This is a giant error. To quote the review’s author Lars Doucet:
People are now paying 50% of their income just for rent. And that’s not sustainable in the long term. The cycle you have there is revolution. I’m not kidding.
Look through history, you either have land reform or you have revolution. And you know, it’s, it’s either like either you have a never-ending cycle of, of, of transfers of income from the unlanded to the landed. Eventually the unlanded will not put up with that. You know, there was a real chance in the 19th century, at the end of the 19th century of America going full on socialist or communist and the only thing that saved us. It’s either Georgism or communism. And if you want to save capitalism and not go Totalitarian we need Georgism.
What George failed to anticipate was the automobile. And the automobile kicked the can down another couple generations. And it came at the cost of sprawl. And the cost of sprawl are enormous in terms of pollution and poor land use.
But now we’ve come at the end of that frontier and now we’re at the same question. And it’s like, you see this resurgent interest in leftism in America and that’s not a coincidence. Because the “rent is too damn high”, poor people and young people feel shoved out of the promise and social contract that was given to their parents and they’re jealous of it and they’re wondering where it went.
3) Our misunderstanding of land leads to a misallocation of returns to capital vs labor
- We can’t see how treating land as capital (or a private “option”) perpetuates inequality as a) populations grow and b) as technology advances. This is spelled out in the tour.
- We suffer industrial depressions due to land speculation.The monkey wrench that causes the boom-bust cycle of industrial depressions is rent, and even though we have more than enough material wealth to provide for everybody’s needs, rent prevents us from distributing it fairly and equitably.
Kris: Note that “equitably” has nothing to do with some moral justice as we are used to considering in classic tradeoffs between equality and efficiency.
There is no tradeoff here!
What we are seeing is that we do our accounting wrong and that much of the return we ascribe to capital is really just rent and as demonstrated needs to be treated differently.
You are ready to begin. Here’s the map:
- The master document: On GeorgismThis is an outline and a container for links.
- Moontower Refactors Lars Doucet’s Review of Progress & Poverty I’ve condensed and refactored the review while adding many of my own comments. The link to the original review is included and encouraged.
- More from Lars Doucet Lars has devoted his life to nudging Georgist principles into reality, including building a startup devoted to using better technology and analytics to assess land and property.
He’s written a book called Land Is A Big Deal and many articles on the web. But I want to highlight my first contact with Georgism — Lar’s interview with Dwarkesh Patel on the Lunar Society Podcast.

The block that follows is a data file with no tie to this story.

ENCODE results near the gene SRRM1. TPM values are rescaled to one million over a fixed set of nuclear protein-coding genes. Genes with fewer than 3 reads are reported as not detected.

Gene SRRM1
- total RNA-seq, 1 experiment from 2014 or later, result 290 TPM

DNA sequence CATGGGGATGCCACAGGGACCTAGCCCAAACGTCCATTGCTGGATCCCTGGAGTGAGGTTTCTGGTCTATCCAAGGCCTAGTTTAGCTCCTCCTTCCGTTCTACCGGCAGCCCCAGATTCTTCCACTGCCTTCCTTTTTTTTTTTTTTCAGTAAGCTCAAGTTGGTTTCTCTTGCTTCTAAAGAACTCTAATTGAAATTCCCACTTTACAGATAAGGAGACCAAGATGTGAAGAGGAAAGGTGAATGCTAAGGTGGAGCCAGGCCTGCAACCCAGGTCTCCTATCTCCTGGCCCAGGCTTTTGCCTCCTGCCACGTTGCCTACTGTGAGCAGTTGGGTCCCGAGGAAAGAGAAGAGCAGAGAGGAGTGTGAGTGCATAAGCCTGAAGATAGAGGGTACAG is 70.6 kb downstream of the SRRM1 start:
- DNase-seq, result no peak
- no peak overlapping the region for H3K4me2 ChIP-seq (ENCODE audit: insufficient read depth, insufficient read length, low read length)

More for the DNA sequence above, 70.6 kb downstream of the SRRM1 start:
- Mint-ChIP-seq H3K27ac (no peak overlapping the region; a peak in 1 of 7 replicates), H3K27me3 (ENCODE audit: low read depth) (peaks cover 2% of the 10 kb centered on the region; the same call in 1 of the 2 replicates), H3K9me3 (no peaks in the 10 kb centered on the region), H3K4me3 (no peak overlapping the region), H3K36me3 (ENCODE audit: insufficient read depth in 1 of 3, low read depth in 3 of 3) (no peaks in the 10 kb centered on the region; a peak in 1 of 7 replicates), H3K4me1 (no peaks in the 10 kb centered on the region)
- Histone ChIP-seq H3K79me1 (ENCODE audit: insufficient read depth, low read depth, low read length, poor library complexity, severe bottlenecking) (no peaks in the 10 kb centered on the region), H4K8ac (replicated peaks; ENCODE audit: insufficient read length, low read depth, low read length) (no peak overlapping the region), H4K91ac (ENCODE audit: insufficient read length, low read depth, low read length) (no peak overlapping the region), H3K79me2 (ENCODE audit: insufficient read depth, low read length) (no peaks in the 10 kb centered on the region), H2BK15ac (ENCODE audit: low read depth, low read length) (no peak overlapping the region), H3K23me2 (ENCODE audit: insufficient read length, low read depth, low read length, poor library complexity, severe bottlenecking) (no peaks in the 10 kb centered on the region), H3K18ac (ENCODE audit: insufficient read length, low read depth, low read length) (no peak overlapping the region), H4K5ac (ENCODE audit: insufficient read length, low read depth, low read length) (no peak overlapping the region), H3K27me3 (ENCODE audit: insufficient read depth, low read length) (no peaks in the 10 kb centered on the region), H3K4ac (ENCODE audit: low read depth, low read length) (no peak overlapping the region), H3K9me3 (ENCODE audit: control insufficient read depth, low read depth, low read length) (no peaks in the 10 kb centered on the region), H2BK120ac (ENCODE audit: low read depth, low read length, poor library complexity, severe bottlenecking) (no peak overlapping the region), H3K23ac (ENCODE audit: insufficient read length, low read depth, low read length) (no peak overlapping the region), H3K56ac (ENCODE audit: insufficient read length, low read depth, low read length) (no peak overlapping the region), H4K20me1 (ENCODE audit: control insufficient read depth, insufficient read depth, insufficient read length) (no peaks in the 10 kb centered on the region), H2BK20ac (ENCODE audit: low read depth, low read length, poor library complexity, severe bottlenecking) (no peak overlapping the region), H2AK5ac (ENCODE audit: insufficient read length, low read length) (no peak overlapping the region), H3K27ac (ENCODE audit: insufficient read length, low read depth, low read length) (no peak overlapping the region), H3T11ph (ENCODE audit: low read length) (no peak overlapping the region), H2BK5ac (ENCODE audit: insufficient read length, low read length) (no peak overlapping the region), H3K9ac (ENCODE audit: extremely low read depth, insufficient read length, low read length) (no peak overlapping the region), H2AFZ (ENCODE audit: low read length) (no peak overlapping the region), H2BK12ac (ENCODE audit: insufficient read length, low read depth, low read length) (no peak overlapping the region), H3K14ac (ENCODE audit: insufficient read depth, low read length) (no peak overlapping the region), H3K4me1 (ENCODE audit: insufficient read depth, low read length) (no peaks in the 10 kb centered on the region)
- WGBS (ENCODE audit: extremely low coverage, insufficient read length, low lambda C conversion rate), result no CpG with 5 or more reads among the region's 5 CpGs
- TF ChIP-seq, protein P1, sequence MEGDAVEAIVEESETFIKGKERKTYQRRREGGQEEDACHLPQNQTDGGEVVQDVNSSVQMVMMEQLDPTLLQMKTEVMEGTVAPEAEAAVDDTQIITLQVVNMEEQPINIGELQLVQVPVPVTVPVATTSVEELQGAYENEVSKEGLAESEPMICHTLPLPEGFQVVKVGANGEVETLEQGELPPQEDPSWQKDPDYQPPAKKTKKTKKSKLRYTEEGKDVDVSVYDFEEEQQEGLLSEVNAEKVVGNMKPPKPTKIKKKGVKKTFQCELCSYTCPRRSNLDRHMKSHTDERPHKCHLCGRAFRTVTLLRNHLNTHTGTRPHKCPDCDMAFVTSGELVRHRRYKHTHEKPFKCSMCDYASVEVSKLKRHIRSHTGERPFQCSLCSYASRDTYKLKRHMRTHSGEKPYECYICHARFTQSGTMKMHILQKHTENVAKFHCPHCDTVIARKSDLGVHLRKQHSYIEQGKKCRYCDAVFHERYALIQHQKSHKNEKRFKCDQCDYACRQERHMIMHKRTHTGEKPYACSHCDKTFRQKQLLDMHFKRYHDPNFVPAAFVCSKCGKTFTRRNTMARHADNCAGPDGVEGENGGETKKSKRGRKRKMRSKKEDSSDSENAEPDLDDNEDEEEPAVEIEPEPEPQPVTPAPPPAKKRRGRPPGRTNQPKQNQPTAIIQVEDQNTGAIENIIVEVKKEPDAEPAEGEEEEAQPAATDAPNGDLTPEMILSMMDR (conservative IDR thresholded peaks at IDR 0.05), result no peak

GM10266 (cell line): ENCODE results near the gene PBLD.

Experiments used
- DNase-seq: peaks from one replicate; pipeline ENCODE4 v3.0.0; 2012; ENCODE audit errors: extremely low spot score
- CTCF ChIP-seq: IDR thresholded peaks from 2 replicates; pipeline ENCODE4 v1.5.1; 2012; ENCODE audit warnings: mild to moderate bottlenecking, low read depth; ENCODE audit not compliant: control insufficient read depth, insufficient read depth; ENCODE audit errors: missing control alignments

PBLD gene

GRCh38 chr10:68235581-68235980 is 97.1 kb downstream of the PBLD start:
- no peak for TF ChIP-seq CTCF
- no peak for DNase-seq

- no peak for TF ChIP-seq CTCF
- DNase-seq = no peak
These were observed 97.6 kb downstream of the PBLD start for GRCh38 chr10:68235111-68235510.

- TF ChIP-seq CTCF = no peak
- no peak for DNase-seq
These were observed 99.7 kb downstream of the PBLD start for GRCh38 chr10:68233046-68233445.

You can find the interview, transcript, and my favorite excerpts here.
If you are interested in this topic but don’t want to read the review, books, or my re-factored version this interview is the next best thing. Dwarkesh is prepared and does not pitch Lars softballs. It’s a challenging interview (although very much in a kind collegiate, spirit) that demonstrates Lars’ depth of knowledge. It’s very impressive Lars’ graciousness and open mind is exemplified by how he ends the interview:
Thanks for grilling me. Thanks for all the hard questions. You know, I really, I really, I really like to be challenged in that way and like really engage with the best faith, hard-hitting critiques to make sure we like really understand what we’re talking about here. Because none of this matters unless it works. I’m not here to like defend Henry George’s honor. I’m here to like really explore whether this can actually be a solution to our problem.
Personal favorite sections of the interview include:
a) a practical discussion of what’s feasible to transition from our current tax code to a land value tax system including where in America and abroad it’s already being experimented with!
b) The pitfalls of land monopolies in video games
Lars has spent most of his career as a game developer. The conditions of land scarcity in games and the metaverse are profoundly insightful since they exist in a digital universe.
20 years later, I checked back in [with Ultima Online]. And that housing crisis is still ongoing in that game. That housing crisis remains unsolved! You have this entire black market for housing. And then I noticed that that trend was repeated in other online games, like Final Fantasy 14. And then recently in 2022, with all this huge wave of crypto games, like Axie Infinity, Decentral Land and the Sandbox. Then Yuga Labs’ Bored Ape Yacht Club, the other side, had all these big land sales.
At the time, I was working as an analyst for a video game consulting firm called Naavik. I told my employers we are going to see all the same problems happen. We are going to see virtual land speculation. They’re going to reproduce the conditions of housing crisis in the real world. And it’s going to be a disaster.
I called it, and it turns out I was right. And we’ve now seen that whole cycle kind of work itself out. And it just kind of blew my mind that we could reproduce the problems of the real world so articulately in the virtual world without anyone trying to do it. It just happened. And that is kind of the actual connection between my background in game design and kind of getting George-pilled as the internet kids call it these days.
- And finally…a fun bonus you’ll find in the master document, and the origin of Munchie’s title today:
It has been so fun to get “George-pilled”. Rebuilding an understanding of value creation and how it flows, mapping economics to what appears to be happening around me in the US and especially California, moving away from wanting to tax wealth and instead wanting to tax land (and being consistent about not wanting to tax income in either framework), and discovering the ironic, controversial of Monopoly — this entire journey has felt like a boardgame in its own right.
I hope you get past the “rules” and play for yourself. I played the 20 hour version of this quest so you can hopefully get the one-sitting experience.
(I love that Lars decided to play the fully-immersive-throw-your-life-into-the-game-version. That’s the true aspirational model of financial freedom — not “let me be so rich I can idle as an absentee landlord” but let me sustain a life doing the thing I want to be doing anyway.)